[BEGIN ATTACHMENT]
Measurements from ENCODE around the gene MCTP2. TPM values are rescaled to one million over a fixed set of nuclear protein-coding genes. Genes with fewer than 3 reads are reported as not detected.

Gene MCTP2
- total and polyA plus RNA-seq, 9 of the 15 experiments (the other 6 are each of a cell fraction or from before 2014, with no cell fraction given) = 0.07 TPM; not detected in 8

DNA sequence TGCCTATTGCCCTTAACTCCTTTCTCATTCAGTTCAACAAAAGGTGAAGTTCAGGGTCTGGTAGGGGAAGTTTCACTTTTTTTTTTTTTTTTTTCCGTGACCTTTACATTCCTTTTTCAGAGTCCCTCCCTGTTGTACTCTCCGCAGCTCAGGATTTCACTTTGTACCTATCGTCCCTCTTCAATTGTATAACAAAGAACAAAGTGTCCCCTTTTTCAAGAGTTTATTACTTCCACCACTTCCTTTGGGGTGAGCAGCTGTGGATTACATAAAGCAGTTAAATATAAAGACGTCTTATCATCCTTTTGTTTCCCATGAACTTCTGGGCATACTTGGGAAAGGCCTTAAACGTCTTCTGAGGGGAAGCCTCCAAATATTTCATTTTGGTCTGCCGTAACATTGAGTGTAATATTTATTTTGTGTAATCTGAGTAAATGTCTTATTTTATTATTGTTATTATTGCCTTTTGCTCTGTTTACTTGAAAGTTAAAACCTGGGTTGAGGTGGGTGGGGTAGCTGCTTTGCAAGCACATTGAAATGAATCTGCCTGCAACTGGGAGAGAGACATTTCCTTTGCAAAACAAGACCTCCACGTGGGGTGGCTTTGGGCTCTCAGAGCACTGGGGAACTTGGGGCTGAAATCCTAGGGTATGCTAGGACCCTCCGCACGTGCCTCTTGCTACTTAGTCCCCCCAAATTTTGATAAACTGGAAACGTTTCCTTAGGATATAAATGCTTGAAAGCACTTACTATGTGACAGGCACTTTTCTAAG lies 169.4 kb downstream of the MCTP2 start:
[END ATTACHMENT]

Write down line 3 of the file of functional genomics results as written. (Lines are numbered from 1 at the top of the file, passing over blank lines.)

- total and polyA plus RNA-seq, 9 of the 15 experiments (the other 6 are each of a cell fraction or from before 2014, with no cell fraction given) = 0.07 TPM; not detected in 8